I rode the bike the very next day on some tight trails for a straight 4.5 hours. The clutch performed flawlessly. I never had an issue with the bike stalling. In fact, I noticed that when I started the bike in neutral, and then put it in 1st gear, the bike didn't move as much as it did when I had a standard cable clutch. Well worth the money, and when properly setup, performs awesomely.

As noted above, I'm no stranger to sockets and working on vehicles. I've redone my own suspension on the rear of my 4Runner. I designed and built my 3-link setup on my 4Runner, and created a vehicle that can rock crawl the extreme trails, and yet cruise on the highway at 80mph in comfort. I am very cautious when doing something for the first time, so it aways takes a bit more time. For somebody who has never done this before, give yourself about 4 hours. I had to crack the case twice to add a thicker drive plate to bring the gap tolerances back into spec. But, its better to do it right the first time and not have problems down the trail.

Sign in to follow this  
Followers 0

User Feedback

There are no comments to display.

Create an account or sign in to comment

You need to be a member in order to leave a comment

Reply with:

  • Similar Content

    • By luke8500
      Hi all,
      I have a 1994 yz125 that has a problem thats got me stumped.  It went from running great to only hitting powerband some of the time and just gargling and bogging the rest of the time and now it will only run for 5 minutes at best before it dies like someone hit the kill switch and like it lost spark. Then it wont start back up till it sits for a few minutes then itll only run for a few min again.  The engine was rebuilt over winter and still starts cold in a few kicks. Ive replaced the coil and tried unplugging the kill switch.  The carb was super cleaned and completely rebuilt with new parts. Ive tried many new spark plugs also.  Im thinking its either the stator or the cdi box.  The only cdis i could find for that bike were used and on ebay and way too expensive. My question is could i take a cdi off a different year and modify the wires and plugs to fit or do i have to find a cdi box from a 1994. Any help with this would be greatly appreciated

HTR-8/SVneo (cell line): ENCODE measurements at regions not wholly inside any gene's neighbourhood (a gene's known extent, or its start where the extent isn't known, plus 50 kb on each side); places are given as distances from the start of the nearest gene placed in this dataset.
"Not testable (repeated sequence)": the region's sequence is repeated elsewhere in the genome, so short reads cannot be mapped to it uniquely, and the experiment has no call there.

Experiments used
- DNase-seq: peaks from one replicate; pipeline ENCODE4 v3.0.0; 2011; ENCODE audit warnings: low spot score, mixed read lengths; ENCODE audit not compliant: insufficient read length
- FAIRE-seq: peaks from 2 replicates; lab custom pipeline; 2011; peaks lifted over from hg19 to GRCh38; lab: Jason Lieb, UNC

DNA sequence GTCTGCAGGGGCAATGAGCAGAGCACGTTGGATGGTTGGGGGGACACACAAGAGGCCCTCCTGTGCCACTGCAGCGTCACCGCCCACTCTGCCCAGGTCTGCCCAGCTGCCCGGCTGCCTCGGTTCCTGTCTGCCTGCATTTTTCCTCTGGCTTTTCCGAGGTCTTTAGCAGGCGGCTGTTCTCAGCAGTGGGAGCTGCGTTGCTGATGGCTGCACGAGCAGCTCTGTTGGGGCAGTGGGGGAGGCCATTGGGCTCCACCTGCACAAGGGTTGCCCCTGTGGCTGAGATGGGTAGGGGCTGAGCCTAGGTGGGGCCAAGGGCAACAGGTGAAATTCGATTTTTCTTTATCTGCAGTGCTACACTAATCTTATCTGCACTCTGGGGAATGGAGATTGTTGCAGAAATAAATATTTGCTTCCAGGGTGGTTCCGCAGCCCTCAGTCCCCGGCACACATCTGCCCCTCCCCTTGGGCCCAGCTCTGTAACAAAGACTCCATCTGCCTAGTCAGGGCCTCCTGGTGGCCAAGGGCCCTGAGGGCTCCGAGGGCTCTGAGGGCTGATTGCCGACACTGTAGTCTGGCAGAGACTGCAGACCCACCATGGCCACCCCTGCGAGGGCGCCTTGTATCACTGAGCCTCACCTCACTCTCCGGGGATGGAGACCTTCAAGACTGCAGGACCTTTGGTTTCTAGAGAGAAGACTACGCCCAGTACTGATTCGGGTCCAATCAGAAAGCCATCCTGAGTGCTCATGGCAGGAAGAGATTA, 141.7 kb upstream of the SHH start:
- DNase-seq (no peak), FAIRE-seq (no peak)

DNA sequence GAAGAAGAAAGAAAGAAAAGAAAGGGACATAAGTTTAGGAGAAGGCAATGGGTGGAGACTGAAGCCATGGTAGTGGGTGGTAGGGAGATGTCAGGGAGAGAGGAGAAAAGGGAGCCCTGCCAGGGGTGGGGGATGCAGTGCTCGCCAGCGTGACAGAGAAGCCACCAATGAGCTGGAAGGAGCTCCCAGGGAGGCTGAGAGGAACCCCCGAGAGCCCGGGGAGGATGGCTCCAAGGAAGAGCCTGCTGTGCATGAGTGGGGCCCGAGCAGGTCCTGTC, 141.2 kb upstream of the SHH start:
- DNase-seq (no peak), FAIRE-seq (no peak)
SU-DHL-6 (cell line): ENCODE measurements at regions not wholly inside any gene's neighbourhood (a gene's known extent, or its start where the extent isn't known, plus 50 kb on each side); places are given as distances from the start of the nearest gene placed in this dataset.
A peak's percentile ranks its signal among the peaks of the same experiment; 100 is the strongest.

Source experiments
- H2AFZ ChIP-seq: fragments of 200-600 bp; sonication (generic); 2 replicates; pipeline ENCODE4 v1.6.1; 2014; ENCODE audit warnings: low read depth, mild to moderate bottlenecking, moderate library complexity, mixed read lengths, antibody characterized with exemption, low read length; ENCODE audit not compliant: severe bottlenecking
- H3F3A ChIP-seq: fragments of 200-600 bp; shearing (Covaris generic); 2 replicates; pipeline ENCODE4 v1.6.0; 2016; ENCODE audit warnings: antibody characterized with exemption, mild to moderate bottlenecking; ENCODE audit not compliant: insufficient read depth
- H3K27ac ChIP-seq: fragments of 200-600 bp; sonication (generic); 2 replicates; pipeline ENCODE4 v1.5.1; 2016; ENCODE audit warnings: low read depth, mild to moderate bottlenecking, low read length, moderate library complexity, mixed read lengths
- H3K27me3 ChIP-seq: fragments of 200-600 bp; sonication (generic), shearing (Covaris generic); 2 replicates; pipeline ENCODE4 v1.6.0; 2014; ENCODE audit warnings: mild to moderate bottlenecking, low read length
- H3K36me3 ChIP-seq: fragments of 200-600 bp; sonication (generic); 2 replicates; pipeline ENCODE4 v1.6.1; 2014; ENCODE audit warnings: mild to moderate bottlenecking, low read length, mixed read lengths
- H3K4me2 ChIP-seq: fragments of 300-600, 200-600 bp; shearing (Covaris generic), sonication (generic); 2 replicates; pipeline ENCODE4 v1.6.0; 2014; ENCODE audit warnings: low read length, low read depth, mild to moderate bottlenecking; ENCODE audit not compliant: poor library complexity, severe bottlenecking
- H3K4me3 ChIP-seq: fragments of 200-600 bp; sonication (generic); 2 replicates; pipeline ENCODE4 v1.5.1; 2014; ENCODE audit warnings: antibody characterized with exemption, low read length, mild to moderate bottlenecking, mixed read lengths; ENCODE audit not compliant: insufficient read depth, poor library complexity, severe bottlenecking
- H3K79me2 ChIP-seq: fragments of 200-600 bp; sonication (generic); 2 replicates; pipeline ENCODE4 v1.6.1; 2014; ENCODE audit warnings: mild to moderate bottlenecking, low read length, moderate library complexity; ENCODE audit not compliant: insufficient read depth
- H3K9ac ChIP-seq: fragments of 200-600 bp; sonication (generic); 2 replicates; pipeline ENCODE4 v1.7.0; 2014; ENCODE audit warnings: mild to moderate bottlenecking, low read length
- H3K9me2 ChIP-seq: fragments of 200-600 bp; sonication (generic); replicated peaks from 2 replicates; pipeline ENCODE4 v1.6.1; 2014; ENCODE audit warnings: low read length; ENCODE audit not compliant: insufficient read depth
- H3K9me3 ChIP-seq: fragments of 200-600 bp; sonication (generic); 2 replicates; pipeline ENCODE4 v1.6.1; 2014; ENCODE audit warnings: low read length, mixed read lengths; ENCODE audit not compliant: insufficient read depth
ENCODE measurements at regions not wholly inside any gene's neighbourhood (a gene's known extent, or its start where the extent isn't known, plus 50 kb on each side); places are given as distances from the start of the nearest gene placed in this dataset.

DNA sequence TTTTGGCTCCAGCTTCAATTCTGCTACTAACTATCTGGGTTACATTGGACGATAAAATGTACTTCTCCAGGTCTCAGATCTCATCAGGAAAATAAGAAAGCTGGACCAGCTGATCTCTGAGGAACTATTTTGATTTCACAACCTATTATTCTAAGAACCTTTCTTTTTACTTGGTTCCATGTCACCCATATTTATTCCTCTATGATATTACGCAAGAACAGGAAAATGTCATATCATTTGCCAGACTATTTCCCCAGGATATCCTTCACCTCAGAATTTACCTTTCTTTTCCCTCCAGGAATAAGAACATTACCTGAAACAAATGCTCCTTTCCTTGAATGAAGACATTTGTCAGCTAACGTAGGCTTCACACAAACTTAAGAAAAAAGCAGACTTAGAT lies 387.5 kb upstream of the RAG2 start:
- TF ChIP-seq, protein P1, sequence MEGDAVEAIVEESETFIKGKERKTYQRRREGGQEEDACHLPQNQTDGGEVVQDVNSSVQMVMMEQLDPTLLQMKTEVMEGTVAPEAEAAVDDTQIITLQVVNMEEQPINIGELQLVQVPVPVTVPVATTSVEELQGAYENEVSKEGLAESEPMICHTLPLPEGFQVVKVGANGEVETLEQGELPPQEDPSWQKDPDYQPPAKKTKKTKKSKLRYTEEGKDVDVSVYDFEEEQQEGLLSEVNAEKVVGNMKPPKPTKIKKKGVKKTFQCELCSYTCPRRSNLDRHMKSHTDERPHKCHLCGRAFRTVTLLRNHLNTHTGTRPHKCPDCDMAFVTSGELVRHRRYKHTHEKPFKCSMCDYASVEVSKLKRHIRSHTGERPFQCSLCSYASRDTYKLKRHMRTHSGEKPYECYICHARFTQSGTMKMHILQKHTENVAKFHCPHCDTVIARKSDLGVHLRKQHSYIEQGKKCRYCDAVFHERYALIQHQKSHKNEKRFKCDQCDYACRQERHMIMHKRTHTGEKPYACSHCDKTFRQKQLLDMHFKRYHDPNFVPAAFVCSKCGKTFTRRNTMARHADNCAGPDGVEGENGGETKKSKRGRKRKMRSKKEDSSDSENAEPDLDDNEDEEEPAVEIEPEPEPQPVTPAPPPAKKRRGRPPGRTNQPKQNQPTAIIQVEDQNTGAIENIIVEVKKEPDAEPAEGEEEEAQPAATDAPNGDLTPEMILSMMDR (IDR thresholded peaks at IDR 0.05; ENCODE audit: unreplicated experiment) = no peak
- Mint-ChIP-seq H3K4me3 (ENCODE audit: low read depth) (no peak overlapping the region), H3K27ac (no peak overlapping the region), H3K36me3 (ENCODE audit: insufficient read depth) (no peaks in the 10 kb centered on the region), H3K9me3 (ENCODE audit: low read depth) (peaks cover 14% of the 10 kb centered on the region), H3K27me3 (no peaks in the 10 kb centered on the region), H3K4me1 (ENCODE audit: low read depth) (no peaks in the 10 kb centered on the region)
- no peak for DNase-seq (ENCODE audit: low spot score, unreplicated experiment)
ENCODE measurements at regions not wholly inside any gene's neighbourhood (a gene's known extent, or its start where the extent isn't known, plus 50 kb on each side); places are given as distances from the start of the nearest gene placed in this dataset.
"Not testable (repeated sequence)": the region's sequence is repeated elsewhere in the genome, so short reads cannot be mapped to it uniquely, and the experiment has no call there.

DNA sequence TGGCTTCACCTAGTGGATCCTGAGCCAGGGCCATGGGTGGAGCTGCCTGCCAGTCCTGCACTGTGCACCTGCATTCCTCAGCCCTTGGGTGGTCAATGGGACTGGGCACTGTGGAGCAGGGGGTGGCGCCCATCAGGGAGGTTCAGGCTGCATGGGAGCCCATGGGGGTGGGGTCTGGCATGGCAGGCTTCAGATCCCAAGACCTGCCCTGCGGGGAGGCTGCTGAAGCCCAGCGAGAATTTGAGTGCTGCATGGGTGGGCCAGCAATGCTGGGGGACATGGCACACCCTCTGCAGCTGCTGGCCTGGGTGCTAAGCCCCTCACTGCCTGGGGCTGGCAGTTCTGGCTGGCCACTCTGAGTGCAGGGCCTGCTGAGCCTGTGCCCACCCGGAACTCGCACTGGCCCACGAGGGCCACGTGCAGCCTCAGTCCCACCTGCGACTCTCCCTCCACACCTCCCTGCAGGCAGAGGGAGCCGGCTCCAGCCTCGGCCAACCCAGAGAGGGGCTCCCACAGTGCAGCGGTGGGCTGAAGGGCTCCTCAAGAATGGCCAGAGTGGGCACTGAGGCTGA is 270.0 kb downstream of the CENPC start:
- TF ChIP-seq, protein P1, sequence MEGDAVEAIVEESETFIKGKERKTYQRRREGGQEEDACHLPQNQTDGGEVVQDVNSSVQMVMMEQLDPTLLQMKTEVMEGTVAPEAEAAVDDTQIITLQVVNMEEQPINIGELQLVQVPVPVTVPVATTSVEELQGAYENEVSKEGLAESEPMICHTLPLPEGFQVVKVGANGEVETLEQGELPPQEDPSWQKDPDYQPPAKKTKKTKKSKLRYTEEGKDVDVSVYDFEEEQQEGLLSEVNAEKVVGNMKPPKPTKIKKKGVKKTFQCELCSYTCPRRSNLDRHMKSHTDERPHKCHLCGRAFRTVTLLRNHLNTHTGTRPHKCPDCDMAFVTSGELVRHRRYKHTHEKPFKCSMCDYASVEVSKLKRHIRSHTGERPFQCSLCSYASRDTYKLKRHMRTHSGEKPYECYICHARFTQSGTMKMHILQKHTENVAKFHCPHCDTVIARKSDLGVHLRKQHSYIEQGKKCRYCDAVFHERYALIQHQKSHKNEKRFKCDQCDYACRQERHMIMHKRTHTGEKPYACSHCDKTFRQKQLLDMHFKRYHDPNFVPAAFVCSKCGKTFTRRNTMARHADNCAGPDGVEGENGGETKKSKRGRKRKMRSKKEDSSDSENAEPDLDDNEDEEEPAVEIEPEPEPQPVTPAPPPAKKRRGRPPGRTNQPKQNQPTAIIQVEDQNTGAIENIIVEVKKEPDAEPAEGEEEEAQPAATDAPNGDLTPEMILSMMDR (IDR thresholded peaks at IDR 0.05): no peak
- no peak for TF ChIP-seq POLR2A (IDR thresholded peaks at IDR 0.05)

• By Serg Orlovskiy
      So i never owned a fuel injected dirt bike, I got a 2016 yz450f for a steal at an auction. It ran great every kick since this last ride, it started dying when i wasn't on the throttle. 
       I got it home and now the second i put the choke in it dies/ it runs/rides when im on throttle but if im not on the pipe it dies.
      I went check the valves all in spec, found a video how to flush fuel injector with a battery, flushed it still doesn't idle with choke in.
      Now im clueless what to do usually a problem like this I clean out the carb and that fixes the problem (get a fuel injected bike they say...) ha, I only run non ethanol fuel through all my machines. so what are my next steps?
      and is the upgraded ecu with the tuner worth the $?
      any specific tips/things to do to make sure thing runs like a top every time/ things to know when Im out in the field to trouble shoot a injector?
    • By DeeAreZee
      I'm selling my used but in good condition P3 Carbon Fiber Skid Plate. This is a very strong and beautiful piece that will work great for any DRZ400SM/S.
    • By TTT
      2004 Yamaha TT-R250 runs great!  Has Cali Plate and current registration.  Only ridden on Sierra Nevada dirt trails for the most part.  Very little road ridden. Electric Start. Mostly Stock.  Just tuned up with new chain. New seat cover. Plastic shows wear and tear but all in tact.  No longer have the time or space to keep this fine machine.  Riding gear included with acceptable offer (Well used helmet, boots size 10-11, pants 32w, and anything else in my gear bag).  
    • By Dawson395
      hey so I have 2010 Yz250f and was riding in the bush and I was getting a clunking sound when I gave it throttle. thought it was the loose chain since it was very loose. later in the ride it starts puffing white smoke straight out of the bottom as well as leaking oil out the bottom. I know something must have broke in the bottom end it was running until I shut it down when I seen that. anybody know what I did?